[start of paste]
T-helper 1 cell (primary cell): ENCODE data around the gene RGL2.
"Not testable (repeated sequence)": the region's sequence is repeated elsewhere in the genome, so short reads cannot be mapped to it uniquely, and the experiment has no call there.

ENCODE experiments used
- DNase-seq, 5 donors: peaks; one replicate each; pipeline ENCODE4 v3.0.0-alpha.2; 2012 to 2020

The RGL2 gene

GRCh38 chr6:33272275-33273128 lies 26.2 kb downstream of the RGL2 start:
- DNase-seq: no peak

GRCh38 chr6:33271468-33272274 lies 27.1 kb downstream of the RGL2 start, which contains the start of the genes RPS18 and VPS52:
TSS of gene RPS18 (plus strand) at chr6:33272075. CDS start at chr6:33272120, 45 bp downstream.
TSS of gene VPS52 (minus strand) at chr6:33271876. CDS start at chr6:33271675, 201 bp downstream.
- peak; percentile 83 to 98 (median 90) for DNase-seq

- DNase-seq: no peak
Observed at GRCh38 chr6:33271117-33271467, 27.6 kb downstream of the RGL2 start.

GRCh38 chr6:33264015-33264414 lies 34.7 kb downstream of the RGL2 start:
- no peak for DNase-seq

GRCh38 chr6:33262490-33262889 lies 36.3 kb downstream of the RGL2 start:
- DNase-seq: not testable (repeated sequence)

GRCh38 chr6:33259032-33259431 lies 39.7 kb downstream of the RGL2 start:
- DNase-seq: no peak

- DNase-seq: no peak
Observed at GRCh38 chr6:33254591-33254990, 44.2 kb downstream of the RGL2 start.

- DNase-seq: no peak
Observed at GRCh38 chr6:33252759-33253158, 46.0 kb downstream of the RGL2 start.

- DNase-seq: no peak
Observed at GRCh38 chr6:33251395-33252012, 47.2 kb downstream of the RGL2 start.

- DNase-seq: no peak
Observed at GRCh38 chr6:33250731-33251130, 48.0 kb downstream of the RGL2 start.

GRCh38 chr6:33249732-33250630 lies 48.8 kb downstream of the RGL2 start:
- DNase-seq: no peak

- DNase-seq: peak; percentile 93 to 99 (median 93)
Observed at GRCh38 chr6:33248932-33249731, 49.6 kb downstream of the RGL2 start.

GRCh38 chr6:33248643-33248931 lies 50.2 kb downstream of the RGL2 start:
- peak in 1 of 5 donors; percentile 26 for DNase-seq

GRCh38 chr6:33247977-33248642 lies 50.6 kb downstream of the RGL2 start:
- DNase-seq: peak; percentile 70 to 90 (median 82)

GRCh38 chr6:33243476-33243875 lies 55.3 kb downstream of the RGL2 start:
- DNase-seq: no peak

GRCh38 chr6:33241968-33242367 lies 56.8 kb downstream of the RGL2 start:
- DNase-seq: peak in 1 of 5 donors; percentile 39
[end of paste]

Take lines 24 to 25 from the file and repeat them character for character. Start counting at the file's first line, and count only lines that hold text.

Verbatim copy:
- DNase-seq: no peak
Observed at GRCh38 chr6:33251395-33252012, 47.2 kb downstream of the RGL2 start.